A recent study published in Environmental Health Perspectives explored whether or not organophosphate flame retardants (PRFs) can cause infertility in women. Flame retardants are important in protecting people from the devastating effects of fire and can either be found in or used to treat particularly flammable materials, like clothing. According to the study's results:
Flame retardants are not a singular thing--many chemicals are used to create various effects, and this study focused on five. They are added to materials or used to treat them to make them more resistant to fire, sometimes by stopping the material from combusting or by preventing the fire from using the material as fuel to grow. Each flame retardant may impact a different part of the fire cycle, but they all have a specific purpose in helping to keep their users safe.For the women who showed high, but still average, levels of PRFs the success of IVF decreased significantly. PRFs replaced polybrominated diphenyl ethers (PBDEs), which were phased out in the early 2000s due to concerns about their toxicity and persistence, and the effect that they had on the environment. While PRFs have not faced the same scrutiny, there is a history of issues surrounding flame retardants.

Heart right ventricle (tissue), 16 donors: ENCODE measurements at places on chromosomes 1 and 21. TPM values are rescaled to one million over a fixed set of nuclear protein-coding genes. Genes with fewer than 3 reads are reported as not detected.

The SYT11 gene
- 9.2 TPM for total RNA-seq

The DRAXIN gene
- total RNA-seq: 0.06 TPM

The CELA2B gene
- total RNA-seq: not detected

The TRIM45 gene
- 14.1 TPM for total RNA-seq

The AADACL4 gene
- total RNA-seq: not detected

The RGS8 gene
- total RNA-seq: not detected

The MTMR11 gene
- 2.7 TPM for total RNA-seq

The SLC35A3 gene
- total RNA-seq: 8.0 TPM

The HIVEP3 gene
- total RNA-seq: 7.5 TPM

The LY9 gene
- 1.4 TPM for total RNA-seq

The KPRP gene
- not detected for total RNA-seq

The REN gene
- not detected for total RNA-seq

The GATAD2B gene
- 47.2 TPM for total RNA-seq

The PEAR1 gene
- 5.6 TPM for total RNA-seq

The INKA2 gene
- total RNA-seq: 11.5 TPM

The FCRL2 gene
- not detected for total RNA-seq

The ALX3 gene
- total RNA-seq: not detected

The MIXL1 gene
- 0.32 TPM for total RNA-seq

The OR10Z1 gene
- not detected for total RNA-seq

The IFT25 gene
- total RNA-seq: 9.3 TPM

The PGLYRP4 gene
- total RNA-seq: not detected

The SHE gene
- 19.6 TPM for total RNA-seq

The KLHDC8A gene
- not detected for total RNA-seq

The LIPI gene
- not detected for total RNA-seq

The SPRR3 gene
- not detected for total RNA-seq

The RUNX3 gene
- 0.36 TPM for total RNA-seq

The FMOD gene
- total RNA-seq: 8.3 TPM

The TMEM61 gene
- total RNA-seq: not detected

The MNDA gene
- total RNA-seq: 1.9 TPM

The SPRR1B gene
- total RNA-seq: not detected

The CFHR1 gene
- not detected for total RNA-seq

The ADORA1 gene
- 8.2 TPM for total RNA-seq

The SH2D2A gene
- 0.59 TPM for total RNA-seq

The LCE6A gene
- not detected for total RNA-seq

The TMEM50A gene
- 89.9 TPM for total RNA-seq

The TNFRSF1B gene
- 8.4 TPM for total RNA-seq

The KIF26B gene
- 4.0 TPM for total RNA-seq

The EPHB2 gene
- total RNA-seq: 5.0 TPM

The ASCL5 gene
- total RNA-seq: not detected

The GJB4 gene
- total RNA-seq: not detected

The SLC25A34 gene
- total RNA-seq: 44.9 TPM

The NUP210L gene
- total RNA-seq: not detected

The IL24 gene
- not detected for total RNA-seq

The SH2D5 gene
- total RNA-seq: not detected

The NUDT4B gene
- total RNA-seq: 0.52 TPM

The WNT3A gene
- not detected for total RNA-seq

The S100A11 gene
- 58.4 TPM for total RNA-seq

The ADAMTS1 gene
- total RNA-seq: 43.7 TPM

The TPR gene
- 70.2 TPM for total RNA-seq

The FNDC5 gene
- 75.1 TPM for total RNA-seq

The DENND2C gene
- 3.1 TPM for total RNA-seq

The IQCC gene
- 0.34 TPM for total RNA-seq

The women participating in the study had lower rates of fertility and decreased the success of IVF when the amount of PRF in their urine increased. They were on average 35 years old and showed average or below average exposure to PRFs compared to others in the United States, Norway, and Australia based on their urine samples. Flame retardants are common in textiles and homes throughout the country, and as technology continues to develop, we will come to know more about flame retardants and other chemicals and their effects on human fertility.
We don't yet know about the effects of PRFs on human fertility. It's hard to say what long-term effects may be, and one study isn't quite enough research yet. Future studies may take into account the effect of PRFs on men, or study younger women. Whatever future studies may uncover, until science evolves, it won't hurt to play it safe when trying to get pregnant.